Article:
MILAN (Reuters) - The head of Italy’s fifth-largest lender UBI Banca (UBI.MI) warned of risks to bank funding if concerns over the country’s new government continue to keep markets on edge.
Italy’s new prime minister promised on Tuesday to bring radical change to the country as his anti-establishment government sought parliamentary backing, sending debt costs sharply higher.
Italian bonds and banking stocks have come under pressure in recent weeks as investors took fright at the spending plans of a coalition comprising the anti-establishment 5 Star Movement and the far-right League, which also vowed to row back on previous reforms.
“The election has resulted in a majority that brings a message of deep changes. It’s not my job to judge but it’s obvious that the markets’ first reaction has been one of concern,” UBI CEO Victor Massiah told reporters on the sidelines of a conference.
“This reaction is creating problems, we see that not just from the (bond yield) spread and the stock exchange, but also from what happens on the market for institutional funding, which is less in the spotlight,” he added.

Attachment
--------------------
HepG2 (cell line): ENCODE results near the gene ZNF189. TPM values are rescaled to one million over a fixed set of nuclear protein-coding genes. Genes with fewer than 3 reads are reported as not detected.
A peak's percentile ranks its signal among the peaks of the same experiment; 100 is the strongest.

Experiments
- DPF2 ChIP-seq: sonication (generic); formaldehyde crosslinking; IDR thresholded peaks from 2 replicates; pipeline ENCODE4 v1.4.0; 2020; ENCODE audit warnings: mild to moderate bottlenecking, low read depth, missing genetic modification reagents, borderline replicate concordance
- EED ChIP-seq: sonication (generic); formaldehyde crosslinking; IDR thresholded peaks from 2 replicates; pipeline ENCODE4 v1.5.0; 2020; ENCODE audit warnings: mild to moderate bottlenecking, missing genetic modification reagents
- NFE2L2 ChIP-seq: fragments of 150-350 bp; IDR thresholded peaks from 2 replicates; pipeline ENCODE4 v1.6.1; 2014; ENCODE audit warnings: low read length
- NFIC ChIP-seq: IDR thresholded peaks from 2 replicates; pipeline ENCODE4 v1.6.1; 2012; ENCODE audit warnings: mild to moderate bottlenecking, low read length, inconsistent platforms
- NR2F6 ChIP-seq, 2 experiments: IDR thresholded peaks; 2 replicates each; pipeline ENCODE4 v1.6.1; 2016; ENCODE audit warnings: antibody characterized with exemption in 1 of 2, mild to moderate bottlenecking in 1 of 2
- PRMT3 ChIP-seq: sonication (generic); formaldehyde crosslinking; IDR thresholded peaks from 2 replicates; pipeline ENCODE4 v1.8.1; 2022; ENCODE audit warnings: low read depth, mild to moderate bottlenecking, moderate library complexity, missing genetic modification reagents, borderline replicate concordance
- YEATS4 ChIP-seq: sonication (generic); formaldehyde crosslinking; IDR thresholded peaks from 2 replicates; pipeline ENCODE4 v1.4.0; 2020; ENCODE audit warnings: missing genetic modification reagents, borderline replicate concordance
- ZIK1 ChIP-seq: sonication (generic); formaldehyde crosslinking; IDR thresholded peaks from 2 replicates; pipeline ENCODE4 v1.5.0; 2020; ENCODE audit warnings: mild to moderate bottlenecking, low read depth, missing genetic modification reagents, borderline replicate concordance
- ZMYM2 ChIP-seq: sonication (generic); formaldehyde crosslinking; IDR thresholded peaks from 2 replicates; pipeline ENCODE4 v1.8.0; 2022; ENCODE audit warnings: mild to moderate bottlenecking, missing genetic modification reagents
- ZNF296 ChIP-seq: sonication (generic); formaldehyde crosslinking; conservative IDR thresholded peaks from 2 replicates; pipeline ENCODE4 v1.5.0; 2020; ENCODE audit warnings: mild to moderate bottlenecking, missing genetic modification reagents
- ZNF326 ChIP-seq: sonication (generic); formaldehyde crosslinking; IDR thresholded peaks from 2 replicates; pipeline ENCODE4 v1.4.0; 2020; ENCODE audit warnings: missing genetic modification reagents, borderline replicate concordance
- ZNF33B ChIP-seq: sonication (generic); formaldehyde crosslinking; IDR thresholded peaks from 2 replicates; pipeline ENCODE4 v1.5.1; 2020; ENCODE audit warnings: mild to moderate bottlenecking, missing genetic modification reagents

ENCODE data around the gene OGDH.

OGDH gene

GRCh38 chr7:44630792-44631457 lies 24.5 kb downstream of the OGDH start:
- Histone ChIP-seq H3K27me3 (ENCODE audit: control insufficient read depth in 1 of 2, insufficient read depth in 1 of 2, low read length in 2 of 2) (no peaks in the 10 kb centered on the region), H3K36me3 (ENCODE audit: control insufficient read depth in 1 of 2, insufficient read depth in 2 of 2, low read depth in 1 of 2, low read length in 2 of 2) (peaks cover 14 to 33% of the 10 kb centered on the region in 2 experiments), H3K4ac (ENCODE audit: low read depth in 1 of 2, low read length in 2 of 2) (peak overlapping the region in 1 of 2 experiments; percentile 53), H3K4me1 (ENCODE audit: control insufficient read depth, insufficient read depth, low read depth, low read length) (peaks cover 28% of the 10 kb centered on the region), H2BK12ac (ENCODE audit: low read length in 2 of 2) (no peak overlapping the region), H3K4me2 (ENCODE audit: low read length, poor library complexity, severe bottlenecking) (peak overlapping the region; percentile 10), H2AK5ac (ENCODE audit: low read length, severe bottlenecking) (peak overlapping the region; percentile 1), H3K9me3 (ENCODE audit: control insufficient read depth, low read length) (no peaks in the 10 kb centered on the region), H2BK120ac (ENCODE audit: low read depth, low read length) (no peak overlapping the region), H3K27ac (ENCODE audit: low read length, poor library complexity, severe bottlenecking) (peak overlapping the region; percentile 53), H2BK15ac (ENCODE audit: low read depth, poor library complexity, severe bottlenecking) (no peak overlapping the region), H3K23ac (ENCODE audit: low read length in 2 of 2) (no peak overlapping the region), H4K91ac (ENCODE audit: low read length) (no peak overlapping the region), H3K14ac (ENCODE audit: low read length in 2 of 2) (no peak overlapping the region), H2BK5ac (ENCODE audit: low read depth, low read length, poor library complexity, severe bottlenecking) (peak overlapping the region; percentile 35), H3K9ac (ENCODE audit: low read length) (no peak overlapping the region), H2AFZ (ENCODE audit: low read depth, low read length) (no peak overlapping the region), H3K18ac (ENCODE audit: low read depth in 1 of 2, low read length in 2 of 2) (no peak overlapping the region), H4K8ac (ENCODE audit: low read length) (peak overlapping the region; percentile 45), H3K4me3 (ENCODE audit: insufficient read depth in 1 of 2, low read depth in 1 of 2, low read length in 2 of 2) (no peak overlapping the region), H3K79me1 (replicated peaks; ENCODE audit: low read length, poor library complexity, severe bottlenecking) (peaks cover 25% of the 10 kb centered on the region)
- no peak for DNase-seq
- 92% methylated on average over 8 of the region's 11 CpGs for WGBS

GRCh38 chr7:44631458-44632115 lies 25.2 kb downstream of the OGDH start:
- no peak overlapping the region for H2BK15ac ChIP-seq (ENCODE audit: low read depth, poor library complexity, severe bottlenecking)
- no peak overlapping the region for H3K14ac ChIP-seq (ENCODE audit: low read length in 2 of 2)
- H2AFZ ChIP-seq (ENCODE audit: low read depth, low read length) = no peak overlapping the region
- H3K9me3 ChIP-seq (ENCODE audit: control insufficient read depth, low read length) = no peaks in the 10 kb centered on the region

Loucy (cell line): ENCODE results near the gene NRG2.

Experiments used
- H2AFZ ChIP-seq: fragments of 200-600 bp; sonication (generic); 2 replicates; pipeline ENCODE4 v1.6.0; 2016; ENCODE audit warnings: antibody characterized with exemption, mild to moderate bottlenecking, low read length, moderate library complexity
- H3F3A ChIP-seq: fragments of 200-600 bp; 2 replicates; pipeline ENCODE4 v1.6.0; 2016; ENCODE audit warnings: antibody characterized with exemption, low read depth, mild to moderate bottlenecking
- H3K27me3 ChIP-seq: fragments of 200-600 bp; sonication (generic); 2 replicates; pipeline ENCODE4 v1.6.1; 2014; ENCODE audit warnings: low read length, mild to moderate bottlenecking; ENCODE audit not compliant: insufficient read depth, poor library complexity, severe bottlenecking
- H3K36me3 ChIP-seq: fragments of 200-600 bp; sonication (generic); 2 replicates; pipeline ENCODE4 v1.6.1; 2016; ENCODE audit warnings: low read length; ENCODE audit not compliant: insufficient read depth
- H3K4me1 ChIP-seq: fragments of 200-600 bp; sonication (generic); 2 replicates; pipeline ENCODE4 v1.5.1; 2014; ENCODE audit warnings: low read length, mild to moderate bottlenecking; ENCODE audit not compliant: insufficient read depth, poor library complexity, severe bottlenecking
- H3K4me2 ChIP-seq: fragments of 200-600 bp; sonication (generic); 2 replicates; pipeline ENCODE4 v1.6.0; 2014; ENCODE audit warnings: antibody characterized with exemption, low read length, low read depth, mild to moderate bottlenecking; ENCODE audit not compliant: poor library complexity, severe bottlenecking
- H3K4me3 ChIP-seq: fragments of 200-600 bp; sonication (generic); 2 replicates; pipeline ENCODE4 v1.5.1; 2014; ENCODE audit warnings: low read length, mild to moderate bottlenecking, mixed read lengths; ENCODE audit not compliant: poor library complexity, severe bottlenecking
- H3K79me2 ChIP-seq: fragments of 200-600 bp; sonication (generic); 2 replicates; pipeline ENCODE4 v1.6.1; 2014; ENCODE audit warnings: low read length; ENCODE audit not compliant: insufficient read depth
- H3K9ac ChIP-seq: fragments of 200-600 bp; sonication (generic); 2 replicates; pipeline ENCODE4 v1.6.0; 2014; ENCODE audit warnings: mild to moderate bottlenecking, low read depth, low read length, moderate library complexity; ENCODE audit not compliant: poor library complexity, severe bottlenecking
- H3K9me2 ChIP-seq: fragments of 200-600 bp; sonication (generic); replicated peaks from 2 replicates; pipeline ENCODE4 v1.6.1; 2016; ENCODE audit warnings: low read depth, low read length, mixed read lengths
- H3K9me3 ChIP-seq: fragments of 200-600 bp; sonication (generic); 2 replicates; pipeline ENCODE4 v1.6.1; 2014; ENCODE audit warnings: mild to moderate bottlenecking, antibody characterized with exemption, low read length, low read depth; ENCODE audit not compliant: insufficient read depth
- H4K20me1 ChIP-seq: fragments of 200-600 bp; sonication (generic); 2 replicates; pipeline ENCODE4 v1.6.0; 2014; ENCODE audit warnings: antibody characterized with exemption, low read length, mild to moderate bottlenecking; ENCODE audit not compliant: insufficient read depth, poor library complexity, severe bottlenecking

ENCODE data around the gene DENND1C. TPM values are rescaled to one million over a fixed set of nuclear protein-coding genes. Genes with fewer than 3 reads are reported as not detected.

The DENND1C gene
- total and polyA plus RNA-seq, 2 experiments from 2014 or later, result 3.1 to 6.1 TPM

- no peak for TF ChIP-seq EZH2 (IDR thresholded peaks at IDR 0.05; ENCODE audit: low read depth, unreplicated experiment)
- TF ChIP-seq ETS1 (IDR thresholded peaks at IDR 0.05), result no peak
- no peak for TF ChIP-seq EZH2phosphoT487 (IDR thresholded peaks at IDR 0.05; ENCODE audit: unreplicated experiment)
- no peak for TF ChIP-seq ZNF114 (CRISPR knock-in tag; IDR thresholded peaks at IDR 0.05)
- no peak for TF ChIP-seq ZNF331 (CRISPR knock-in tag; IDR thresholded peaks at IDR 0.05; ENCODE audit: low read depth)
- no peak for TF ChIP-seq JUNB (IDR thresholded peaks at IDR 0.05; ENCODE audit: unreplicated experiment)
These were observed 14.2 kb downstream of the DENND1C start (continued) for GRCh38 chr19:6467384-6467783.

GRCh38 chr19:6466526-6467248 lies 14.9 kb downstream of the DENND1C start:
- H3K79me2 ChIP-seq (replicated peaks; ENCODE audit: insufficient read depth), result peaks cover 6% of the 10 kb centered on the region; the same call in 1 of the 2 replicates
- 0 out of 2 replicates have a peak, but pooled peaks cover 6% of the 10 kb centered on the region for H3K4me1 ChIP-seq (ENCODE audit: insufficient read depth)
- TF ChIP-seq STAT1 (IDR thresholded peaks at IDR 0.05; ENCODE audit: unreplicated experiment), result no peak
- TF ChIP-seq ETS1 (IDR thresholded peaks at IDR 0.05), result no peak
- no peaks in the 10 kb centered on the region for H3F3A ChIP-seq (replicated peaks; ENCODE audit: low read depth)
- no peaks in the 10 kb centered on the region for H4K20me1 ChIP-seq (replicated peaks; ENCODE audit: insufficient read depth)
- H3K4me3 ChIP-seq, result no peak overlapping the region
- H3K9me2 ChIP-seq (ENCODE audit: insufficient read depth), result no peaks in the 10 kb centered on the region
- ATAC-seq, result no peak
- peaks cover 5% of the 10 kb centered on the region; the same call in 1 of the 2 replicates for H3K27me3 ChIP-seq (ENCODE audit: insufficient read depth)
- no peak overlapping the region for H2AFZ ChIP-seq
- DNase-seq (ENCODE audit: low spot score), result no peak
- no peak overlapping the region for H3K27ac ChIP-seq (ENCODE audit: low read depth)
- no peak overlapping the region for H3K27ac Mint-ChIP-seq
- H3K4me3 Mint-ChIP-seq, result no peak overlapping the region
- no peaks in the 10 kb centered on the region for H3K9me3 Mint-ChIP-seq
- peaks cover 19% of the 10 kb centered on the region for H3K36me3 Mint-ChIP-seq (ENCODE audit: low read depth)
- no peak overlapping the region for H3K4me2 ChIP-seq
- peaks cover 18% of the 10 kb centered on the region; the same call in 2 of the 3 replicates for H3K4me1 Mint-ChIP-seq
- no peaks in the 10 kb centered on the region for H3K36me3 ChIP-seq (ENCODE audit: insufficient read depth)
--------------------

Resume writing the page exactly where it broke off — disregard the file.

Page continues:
“There is less talk about it, but it’s the biggest concern ... (funding) is crucial, it’s oxygen for the banks.”
Market sources have told Reuters that the wholesale funding market has frozen for Italian lenders and will take a while to re-open, with weaker issuers expected to be shut out for longer from institutional funding.
Analysts say this is no immediate threat, as banks have ample liquidity. Massiah also said the situation would only become problematic if it persisted over time.
“I don’t want to send a terror message, there is no problem at present, I’m only saying that finding a solution to address market concerns can’t take forever.”
Reporting by Andrea Mandala; Writing by Valentina Za; Editing by Mark Potter